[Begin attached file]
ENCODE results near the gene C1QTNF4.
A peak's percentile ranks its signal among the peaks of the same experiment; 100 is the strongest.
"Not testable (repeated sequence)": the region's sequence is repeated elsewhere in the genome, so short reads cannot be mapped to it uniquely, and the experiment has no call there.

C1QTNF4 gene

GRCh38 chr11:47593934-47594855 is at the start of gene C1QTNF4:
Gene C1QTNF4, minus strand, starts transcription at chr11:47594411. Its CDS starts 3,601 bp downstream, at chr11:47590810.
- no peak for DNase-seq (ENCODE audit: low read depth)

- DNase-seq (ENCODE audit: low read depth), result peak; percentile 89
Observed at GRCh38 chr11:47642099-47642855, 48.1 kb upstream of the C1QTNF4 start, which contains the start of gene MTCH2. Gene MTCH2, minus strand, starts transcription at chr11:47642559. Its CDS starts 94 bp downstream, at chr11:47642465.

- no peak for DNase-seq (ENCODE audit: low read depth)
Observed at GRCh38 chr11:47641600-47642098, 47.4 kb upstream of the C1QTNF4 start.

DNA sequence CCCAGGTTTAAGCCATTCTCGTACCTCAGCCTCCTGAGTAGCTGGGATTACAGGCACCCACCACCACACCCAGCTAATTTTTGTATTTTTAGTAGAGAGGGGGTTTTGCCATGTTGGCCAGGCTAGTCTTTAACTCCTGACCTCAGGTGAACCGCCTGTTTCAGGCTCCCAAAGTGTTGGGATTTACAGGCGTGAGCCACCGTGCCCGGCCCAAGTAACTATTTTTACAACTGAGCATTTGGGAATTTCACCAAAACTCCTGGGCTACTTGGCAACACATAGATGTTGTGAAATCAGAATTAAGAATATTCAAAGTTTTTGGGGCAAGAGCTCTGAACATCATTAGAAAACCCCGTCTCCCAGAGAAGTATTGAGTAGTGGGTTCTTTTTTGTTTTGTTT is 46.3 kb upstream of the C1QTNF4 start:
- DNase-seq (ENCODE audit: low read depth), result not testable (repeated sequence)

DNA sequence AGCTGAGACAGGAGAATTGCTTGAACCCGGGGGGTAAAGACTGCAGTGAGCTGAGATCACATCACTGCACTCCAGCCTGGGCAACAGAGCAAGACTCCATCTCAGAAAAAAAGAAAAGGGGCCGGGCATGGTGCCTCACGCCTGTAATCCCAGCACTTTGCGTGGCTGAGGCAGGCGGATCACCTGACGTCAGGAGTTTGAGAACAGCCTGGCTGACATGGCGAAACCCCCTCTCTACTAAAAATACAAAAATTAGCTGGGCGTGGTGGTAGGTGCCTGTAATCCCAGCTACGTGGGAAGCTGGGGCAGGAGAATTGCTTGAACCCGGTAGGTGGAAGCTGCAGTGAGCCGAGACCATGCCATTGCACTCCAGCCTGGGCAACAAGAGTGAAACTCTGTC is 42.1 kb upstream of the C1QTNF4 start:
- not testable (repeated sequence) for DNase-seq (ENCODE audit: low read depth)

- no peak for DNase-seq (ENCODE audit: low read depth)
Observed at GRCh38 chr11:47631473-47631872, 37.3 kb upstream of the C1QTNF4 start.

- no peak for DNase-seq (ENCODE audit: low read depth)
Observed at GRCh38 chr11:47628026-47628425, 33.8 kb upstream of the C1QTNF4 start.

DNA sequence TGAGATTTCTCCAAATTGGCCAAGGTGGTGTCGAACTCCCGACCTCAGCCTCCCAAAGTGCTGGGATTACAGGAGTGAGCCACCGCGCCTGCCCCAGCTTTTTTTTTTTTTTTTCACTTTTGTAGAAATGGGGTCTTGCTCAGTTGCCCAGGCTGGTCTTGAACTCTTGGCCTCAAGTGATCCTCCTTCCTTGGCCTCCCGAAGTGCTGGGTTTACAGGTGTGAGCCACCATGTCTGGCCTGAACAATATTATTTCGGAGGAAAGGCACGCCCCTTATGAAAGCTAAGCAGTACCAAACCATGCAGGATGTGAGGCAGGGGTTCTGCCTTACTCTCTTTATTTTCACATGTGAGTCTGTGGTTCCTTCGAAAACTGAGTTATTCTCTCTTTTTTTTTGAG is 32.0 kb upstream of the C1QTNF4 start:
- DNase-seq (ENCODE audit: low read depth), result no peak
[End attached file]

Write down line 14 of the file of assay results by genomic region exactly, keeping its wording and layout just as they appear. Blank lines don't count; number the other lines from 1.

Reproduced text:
DNA sequence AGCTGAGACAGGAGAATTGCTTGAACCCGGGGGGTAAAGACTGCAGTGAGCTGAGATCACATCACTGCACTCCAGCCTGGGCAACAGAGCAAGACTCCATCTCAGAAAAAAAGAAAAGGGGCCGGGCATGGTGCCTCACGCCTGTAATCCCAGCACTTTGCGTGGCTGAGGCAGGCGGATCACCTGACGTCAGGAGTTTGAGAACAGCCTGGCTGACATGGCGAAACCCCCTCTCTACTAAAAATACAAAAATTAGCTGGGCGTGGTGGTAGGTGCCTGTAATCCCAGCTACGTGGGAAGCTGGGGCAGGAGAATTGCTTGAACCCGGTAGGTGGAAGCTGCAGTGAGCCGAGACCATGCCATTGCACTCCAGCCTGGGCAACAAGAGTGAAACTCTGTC is 42.1 kb upstream of the C1QTNF4 start: